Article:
Tuesday, July 6, 2010

Using Defne Framework with Java Server Faces

Using Defne Service Framework with Java Server Faces is very easy. Defne provides "JSFEjbServiceExecutorProxy" managed bean instance to invoke the Defne services. We will see an example just in a moment.

Writing Defne Service

Writing a defne service without dependent on any technology is very very easy. Just annotate your class and  its methods. For example, we create a new Defne service, Calculator.

@Service
public class Calculator{
  
     @Operation 
     public static Message add(Message input) throws DefneException
     {
           int x = input.getMessageParameter(Integer.class,"X");
             int y = input.getMessageParameter(Integer.class,"Y");
 
             input.put("Z", x+y);
            
             return input;
     }
}

That is it! We have written our service with named (default class name) "Calculator" and operation name (default method name) "add".

Call Service From JSF Managed Bean

Now, we will call our service using JSF managed bean. Lets say that we have a JSF CalculatorBean,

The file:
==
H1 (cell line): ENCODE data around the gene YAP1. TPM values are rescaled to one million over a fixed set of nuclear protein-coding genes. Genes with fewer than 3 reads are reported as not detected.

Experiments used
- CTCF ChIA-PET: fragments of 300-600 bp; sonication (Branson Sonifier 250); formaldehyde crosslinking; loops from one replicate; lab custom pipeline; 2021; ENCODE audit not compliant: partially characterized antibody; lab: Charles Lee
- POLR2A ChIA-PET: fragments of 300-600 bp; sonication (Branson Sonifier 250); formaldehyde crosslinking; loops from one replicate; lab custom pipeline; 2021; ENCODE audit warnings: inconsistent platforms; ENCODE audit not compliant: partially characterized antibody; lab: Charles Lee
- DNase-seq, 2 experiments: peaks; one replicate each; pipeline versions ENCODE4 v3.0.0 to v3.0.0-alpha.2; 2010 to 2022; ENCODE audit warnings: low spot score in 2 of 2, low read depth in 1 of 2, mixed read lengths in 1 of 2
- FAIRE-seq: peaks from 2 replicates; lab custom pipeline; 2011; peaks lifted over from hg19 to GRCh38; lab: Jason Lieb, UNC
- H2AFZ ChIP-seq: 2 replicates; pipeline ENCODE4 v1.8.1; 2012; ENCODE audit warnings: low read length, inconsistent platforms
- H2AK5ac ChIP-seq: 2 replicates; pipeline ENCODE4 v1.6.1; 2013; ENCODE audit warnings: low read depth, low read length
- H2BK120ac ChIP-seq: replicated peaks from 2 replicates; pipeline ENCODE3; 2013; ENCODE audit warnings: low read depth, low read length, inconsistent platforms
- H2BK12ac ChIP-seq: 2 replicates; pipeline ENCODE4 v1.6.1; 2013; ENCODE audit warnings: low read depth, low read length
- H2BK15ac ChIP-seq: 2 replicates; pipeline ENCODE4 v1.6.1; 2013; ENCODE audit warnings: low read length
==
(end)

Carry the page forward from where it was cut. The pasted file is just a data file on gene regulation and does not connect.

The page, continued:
@ManagedBean  --> JSF 2.0 fashion
public class CalculatorBean{
      
       @ManagedProperty(value="#{jsfServiceExecutorBean}")
       private JSFEjbServiceExecutorProxy executor; --> Injected by the Defne

       private String  x;
       private String y;

       public String addNumbers(){

           Message input = new Message("Calculator","add");
           input.putMessageParameter("X",x);
           input.putMessageParameter("Y",y);
           input.setTransactionPolicy(TransactionPolicy.NO_TRANSACTION);          

           Message output =  executor.execute(input);
           System.out.println(output.getMessageParameter(Integer.class,"Z"));

            return null;
      }
}

That is it!

Get more information on Defne Service Framework,
click http://code.google.com/p/defne/

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